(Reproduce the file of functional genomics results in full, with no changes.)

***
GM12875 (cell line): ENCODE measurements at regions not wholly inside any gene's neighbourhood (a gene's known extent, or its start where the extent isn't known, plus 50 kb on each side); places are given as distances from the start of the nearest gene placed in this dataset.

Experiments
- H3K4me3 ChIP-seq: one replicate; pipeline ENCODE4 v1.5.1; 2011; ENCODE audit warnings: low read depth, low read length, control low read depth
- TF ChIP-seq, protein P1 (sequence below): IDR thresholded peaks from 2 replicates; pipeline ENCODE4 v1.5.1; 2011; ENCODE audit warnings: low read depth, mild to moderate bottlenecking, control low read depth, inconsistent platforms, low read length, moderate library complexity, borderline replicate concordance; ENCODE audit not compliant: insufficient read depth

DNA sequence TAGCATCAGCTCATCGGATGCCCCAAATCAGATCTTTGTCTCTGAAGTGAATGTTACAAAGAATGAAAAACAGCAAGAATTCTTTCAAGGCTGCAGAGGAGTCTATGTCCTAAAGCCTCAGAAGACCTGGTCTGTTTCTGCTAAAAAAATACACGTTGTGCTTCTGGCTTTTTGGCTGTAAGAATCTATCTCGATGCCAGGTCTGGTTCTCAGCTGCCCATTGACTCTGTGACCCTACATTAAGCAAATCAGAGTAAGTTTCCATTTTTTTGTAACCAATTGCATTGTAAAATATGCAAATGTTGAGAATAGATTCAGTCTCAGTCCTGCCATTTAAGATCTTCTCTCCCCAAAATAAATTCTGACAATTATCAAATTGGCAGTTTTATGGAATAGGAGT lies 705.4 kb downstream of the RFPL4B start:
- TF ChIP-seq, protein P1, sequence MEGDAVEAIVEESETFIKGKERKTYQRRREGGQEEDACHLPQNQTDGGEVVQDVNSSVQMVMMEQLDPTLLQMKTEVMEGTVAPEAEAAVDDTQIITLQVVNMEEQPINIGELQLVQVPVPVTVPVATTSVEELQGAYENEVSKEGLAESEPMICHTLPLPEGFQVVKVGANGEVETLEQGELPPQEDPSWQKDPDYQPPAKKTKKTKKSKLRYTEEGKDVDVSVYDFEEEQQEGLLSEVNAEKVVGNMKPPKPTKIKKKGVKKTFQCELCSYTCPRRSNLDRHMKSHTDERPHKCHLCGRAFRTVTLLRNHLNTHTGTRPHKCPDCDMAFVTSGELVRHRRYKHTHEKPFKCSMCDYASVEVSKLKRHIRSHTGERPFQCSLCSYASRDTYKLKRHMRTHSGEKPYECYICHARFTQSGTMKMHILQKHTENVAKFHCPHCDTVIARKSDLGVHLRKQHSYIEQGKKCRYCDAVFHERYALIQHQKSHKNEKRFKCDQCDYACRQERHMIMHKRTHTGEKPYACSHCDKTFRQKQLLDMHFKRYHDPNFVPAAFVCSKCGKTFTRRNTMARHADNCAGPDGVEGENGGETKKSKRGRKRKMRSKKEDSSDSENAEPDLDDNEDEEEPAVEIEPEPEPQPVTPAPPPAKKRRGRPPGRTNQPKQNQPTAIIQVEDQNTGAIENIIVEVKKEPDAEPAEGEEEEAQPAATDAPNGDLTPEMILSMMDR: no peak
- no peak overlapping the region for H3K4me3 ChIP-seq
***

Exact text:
GM12875 (cell line): ENCODE measurements at regions not wholly inside any gene's neighbourhood (a gene's known extent, or its start where the extent isn't known, plus 50 kb on each side); places are given as distances from the start of the nearest gene placed in this dataset.

Experiments
- H3K4me3 ChIP-seq: one replicate; pipeline ENCODE4 v1.5.1; 2011; ENCODE audit warnings: low read depth, low read length, control low read depth
- TF ChIP-seq, protein P1 (sequence below): IDR thresholded peaks from 2 replicates; pipeline ENCODE4 v1.5.1; 2011; ENCODE audit warnings: low read depth, mild to moderate bottlenecking, control low read depth, inconsistent platforms, low read length, moderate library complexity, borderline replicate concordance; ENCODE audit not compliant: insufficient read depth

DNA sequence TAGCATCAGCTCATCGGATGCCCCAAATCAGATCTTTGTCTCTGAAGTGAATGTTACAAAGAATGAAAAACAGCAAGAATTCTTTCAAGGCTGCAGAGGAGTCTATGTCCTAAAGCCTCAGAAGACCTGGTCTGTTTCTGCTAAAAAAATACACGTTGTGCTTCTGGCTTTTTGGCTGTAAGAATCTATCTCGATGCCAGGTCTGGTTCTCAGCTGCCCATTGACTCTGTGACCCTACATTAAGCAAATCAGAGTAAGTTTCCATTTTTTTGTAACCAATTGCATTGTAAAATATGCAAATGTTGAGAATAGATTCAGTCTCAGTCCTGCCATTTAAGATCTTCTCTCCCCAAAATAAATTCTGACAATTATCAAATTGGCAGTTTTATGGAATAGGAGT lies 705.4 kb downstream of the RFPL4B start:
- TF ChIP-seq, protein P1, sequence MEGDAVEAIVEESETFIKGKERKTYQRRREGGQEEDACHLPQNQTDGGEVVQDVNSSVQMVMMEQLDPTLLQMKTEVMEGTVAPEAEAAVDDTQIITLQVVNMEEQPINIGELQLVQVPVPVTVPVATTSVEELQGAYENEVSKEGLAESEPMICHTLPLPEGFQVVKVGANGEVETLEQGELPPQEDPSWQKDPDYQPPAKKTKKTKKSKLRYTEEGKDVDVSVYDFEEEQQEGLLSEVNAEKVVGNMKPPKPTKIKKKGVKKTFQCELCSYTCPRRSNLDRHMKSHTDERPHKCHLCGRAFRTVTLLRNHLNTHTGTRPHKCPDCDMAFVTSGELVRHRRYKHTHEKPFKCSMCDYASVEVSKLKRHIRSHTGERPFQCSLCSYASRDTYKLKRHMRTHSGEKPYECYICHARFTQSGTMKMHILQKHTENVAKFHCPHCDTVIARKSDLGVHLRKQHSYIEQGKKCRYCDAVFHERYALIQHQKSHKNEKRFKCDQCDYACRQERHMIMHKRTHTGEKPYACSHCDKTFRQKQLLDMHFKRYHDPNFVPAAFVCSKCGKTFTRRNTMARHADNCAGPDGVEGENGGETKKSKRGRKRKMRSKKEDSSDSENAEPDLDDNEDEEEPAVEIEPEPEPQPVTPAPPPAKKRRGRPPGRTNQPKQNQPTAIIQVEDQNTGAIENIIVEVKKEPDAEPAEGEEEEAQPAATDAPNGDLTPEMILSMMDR: no peak
- no peak overlapping the region for H3K4me3 ChIP-seq